Women in the Middle East and North Africa are more educated than ever before, but their participation in the workface is 25 percent – about half of the world average, according to a new report by the World Bank. “Often what stands between women and jobs are legal and social barriers,” said Manuela Ferro, Director for Poverty Reduction and Economic Management in the MENA region. But even some educated women lack the relevant skills currently in demand. Policymakers could begin to undo the inequalities that women face through “bold policy shifts, legal change and education,” according to the comprehensive 200-page report. The following are excerpts, with a link to the full text at the end.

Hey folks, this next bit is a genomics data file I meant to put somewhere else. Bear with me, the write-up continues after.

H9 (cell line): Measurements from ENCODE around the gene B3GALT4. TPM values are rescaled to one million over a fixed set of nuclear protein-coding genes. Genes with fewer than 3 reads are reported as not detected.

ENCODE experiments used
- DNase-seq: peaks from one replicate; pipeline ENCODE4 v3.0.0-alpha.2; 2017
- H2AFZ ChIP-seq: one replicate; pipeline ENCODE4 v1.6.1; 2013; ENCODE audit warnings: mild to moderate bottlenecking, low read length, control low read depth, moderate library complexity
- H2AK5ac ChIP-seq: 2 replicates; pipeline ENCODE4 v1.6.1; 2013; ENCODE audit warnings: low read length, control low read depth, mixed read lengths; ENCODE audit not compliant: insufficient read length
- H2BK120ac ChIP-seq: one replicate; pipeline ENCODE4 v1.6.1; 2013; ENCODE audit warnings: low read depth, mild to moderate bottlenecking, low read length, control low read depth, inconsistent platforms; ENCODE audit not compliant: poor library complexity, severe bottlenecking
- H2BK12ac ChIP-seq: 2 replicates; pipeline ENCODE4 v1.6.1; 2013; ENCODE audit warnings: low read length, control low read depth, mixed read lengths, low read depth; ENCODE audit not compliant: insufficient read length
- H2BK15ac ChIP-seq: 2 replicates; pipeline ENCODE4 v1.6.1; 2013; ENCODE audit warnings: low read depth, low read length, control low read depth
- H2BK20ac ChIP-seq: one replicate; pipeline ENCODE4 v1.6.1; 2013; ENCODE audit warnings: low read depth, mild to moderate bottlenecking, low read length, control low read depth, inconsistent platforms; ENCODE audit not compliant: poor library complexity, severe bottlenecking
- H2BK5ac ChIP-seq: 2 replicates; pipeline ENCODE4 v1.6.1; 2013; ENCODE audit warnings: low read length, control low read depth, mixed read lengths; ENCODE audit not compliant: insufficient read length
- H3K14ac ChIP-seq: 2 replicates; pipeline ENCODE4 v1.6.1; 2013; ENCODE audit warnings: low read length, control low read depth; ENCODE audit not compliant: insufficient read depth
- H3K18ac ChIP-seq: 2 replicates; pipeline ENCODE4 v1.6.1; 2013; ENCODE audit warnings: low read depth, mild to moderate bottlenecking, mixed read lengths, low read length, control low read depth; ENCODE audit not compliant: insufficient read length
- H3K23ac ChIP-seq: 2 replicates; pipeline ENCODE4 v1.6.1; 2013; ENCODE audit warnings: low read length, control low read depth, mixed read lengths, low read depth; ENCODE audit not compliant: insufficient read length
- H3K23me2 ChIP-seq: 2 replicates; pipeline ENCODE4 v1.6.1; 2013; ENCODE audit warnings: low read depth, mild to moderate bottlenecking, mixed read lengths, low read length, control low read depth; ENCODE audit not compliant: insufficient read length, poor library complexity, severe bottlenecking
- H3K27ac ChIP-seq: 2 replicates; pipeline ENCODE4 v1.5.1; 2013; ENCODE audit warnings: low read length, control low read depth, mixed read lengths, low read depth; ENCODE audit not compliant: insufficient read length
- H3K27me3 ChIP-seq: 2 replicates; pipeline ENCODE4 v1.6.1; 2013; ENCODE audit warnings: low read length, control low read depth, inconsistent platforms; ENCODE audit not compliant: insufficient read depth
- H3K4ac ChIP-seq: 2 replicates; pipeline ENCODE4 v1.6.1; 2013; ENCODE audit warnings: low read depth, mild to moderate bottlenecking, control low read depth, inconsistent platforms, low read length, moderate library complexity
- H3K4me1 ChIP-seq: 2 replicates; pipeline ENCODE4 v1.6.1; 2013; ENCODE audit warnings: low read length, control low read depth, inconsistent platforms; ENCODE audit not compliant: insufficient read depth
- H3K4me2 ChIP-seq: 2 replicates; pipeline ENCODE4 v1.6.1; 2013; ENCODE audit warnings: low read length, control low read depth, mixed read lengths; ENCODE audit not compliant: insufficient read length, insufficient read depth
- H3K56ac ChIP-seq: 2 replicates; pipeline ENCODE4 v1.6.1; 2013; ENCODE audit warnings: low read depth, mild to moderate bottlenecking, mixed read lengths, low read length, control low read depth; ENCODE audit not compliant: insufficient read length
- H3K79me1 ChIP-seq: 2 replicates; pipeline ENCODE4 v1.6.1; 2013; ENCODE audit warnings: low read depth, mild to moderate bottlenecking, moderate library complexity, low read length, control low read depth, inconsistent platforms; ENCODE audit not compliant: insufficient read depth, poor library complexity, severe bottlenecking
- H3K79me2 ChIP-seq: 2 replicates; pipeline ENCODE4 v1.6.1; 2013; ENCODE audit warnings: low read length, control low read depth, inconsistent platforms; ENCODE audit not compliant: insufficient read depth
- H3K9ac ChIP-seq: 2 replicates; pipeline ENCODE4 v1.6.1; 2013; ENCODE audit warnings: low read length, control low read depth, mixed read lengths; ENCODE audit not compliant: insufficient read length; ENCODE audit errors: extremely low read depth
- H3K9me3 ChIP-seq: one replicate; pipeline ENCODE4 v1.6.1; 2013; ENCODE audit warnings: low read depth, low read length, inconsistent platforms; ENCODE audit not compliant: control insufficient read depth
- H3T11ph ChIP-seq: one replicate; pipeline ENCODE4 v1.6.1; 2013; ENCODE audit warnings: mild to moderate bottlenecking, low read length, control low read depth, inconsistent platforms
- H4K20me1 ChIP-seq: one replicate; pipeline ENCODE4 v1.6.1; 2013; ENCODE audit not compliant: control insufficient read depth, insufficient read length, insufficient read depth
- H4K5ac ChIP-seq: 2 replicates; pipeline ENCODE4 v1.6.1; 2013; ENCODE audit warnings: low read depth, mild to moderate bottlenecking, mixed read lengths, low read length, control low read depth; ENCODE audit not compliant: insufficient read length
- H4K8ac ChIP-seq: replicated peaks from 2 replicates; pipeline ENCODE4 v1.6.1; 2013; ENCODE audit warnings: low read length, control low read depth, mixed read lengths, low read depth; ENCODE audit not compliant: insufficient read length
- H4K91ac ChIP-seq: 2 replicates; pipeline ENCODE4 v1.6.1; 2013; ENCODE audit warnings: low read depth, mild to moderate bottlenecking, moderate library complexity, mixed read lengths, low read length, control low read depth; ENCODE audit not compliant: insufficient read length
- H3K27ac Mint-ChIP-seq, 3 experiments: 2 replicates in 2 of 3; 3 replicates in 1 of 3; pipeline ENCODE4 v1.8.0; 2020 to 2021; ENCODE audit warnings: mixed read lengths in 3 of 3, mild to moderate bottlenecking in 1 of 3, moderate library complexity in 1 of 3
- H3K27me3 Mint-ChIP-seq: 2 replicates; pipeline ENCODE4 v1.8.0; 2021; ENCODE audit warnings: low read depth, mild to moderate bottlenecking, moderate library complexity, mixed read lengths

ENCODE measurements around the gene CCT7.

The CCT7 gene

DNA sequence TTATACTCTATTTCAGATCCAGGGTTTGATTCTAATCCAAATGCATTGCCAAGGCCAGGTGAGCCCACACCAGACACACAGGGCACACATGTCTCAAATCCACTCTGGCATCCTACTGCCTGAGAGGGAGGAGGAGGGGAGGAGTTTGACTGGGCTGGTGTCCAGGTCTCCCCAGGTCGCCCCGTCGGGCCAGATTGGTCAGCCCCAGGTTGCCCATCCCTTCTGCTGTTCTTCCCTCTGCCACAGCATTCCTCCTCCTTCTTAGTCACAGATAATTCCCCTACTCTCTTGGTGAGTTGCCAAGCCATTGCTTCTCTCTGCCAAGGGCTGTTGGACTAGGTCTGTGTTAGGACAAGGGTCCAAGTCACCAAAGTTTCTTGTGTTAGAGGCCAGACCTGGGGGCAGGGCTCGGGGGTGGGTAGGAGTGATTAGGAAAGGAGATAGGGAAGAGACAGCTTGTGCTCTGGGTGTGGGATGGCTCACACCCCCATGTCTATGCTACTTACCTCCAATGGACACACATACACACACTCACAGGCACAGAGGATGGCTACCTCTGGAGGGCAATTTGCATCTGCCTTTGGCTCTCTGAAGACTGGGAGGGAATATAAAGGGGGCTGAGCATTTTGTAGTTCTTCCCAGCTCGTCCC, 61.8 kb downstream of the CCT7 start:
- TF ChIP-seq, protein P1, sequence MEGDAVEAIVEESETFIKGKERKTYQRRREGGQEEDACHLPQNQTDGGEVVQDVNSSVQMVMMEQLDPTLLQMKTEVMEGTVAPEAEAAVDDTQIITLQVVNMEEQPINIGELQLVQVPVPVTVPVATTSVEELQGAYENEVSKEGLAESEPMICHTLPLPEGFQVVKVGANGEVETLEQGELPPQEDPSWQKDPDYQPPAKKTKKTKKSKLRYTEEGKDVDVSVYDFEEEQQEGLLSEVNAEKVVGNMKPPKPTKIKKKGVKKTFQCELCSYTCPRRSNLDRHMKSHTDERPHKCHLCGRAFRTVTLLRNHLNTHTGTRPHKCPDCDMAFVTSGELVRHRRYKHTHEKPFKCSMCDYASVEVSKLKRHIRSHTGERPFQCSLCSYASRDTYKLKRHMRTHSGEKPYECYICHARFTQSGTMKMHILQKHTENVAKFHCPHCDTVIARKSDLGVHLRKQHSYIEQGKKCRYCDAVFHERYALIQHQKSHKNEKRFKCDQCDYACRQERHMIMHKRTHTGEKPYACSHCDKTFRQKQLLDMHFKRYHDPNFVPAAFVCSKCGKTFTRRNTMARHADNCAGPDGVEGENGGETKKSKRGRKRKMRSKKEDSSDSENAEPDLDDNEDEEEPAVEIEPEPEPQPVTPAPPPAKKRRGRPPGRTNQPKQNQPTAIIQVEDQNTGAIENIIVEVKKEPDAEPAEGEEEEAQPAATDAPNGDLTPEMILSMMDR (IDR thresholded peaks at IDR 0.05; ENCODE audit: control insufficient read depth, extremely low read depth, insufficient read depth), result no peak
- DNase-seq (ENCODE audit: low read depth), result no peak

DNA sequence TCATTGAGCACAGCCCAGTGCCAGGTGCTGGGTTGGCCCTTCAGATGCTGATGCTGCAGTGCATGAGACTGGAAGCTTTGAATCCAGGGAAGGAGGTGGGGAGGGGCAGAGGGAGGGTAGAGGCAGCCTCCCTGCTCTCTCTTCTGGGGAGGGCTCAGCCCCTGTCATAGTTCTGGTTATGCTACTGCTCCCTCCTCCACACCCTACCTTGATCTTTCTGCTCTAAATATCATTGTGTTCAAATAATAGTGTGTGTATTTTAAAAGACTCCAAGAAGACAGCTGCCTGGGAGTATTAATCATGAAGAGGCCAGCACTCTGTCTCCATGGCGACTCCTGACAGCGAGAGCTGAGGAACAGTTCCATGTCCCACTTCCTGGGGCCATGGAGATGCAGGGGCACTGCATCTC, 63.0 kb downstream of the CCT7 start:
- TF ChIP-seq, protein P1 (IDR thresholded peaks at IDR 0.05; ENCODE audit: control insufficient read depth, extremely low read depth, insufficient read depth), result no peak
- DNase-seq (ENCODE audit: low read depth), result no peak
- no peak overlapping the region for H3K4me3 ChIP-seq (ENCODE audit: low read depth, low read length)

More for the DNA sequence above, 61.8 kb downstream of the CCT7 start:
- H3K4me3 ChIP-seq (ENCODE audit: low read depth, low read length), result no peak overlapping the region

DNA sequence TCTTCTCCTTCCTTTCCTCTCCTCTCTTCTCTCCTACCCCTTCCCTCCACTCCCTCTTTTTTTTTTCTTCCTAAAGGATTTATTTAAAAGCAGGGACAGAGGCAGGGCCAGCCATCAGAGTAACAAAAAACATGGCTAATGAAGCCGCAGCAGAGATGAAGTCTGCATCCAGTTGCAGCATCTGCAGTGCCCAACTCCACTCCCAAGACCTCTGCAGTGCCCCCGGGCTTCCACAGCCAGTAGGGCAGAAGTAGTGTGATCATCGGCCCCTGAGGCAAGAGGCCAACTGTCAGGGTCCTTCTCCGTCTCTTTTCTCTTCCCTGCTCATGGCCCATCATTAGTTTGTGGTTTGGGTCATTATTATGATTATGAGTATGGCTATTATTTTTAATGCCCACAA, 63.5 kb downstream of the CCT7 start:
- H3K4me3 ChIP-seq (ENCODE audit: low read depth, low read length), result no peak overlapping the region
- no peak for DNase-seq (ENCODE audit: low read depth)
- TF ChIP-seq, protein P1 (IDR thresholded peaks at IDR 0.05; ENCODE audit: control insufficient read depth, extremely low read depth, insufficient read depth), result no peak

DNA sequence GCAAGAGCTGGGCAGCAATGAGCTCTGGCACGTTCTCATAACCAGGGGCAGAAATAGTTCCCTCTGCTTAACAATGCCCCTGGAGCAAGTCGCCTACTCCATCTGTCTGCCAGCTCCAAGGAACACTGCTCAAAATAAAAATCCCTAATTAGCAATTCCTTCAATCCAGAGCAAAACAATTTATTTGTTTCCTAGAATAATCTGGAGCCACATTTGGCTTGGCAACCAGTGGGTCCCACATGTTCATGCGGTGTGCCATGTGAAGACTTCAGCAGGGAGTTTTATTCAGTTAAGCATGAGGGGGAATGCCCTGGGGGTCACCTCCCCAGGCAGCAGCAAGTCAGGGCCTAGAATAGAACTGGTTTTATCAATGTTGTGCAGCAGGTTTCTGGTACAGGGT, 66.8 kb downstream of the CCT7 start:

Facing popular pressure to be more open and inclusive, some governments in the Region are considering and implementing electoral and constitutional reforms to deepen democracy. These reforms present an opportunity to enhance economic, social, and political inclusion for all, including women, who make up half the population. However, the outlook remains uncertain. In 2011, Tunisia mandated that an equal number of women and men run as candidates on the electoral list, and women have secured one-quarter of the seats in the constituent assembly. In the Arab Republic of Egypt, millions of women turned out to vote in the 2011–12 parliamentary elections but, ultimately, made up only 2 percent of the lower house of parliament…